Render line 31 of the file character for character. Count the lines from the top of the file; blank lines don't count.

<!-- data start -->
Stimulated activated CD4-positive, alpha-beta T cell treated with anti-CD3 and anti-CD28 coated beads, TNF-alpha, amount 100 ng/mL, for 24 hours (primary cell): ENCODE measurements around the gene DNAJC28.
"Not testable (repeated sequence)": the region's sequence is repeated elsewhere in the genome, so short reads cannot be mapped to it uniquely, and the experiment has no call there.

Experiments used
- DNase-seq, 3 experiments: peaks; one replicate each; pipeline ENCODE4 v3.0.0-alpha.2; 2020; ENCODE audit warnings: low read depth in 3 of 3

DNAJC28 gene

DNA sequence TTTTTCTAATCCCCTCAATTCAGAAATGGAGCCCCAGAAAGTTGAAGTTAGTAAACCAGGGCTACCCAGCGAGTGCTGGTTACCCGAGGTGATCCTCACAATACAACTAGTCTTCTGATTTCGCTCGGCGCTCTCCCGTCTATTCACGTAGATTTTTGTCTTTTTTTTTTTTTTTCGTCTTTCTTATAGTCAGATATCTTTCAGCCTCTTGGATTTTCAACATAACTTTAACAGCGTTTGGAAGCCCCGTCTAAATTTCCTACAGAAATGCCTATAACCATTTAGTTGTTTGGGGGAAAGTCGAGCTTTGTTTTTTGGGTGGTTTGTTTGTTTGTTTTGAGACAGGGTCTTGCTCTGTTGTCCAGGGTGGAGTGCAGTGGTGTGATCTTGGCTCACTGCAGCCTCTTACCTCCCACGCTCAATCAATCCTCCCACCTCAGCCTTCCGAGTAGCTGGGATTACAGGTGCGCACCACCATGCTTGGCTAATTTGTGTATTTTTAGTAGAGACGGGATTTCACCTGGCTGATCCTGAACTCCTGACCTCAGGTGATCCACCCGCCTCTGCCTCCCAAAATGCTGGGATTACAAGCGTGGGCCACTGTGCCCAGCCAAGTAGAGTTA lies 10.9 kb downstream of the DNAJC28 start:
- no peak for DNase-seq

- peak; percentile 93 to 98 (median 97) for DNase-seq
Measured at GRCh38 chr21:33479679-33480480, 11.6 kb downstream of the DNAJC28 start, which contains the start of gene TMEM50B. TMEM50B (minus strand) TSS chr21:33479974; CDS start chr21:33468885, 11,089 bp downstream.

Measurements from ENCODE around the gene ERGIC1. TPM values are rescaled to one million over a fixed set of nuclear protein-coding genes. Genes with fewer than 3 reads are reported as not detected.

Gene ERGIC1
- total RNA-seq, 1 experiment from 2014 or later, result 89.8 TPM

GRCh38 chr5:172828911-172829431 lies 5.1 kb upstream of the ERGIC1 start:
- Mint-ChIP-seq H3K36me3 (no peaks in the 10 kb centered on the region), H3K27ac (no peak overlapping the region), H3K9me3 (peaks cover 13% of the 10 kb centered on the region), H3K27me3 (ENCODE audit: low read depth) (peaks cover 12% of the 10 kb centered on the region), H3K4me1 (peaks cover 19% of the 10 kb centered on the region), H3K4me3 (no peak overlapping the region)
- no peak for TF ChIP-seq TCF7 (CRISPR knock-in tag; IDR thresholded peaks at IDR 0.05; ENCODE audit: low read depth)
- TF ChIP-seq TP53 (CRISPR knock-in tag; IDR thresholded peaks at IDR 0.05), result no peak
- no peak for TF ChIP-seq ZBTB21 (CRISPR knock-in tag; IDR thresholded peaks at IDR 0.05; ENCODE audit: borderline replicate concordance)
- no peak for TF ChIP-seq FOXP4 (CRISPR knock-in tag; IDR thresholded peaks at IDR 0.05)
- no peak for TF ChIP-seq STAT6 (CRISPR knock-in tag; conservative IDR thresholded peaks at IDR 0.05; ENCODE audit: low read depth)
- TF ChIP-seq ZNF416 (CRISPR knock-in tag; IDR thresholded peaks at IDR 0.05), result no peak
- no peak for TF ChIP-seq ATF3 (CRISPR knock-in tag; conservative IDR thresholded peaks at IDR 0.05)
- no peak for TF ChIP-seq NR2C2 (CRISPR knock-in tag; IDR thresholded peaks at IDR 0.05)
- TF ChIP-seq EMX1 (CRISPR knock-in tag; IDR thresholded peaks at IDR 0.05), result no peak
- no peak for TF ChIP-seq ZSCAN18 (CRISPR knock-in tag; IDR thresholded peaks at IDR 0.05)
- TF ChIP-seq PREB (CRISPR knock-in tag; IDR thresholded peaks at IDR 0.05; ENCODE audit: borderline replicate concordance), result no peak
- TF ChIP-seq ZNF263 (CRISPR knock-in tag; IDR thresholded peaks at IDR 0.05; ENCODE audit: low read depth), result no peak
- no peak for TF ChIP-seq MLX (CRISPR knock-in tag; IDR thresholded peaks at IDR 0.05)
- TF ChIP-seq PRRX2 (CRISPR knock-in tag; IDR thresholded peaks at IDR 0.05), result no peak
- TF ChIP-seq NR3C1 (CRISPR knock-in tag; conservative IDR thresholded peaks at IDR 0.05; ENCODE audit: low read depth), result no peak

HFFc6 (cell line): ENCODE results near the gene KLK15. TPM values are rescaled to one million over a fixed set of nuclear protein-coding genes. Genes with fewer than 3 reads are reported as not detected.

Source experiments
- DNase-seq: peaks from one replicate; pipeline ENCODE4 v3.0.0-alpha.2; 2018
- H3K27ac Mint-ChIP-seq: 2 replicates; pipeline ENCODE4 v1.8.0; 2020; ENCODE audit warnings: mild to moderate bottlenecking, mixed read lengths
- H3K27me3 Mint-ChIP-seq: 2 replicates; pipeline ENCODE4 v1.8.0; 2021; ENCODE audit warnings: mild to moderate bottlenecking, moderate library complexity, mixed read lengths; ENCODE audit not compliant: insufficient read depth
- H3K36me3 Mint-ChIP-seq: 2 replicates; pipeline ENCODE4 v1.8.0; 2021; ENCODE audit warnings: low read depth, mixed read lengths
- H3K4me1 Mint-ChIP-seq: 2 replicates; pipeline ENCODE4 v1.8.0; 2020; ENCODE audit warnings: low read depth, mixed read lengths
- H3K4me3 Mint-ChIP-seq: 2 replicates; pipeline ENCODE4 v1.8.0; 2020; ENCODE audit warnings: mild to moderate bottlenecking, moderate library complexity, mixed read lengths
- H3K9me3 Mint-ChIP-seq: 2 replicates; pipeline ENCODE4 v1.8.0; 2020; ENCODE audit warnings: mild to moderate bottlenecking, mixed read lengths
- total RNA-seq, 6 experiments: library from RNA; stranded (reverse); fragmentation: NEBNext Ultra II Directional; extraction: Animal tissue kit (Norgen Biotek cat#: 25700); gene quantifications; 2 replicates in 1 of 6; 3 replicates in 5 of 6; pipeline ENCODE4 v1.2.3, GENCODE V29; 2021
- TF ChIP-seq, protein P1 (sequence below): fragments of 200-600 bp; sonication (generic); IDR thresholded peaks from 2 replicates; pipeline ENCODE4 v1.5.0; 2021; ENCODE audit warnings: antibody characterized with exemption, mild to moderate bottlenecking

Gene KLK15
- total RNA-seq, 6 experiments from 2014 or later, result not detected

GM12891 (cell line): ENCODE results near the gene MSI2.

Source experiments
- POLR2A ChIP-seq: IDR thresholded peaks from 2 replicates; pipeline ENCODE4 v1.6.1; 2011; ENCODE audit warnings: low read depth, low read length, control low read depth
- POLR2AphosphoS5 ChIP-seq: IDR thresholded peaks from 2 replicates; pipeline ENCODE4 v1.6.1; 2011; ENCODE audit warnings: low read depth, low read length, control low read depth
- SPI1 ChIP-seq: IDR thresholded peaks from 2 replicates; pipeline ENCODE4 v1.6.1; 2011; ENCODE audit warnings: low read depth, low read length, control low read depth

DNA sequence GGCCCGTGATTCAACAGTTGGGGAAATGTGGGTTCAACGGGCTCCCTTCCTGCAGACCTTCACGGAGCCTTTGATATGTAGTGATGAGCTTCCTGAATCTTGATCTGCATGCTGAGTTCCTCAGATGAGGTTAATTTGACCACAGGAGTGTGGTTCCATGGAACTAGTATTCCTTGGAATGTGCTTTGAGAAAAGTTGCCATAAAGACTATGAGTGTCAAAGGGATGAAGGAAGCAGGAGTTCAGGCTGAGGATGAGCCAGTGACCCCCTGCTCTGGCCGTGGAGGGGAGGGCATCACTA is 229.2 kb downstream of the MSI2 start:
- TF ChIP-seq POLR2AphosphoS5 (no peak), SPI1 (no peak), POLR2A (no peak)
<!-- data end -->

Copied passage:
Source experiments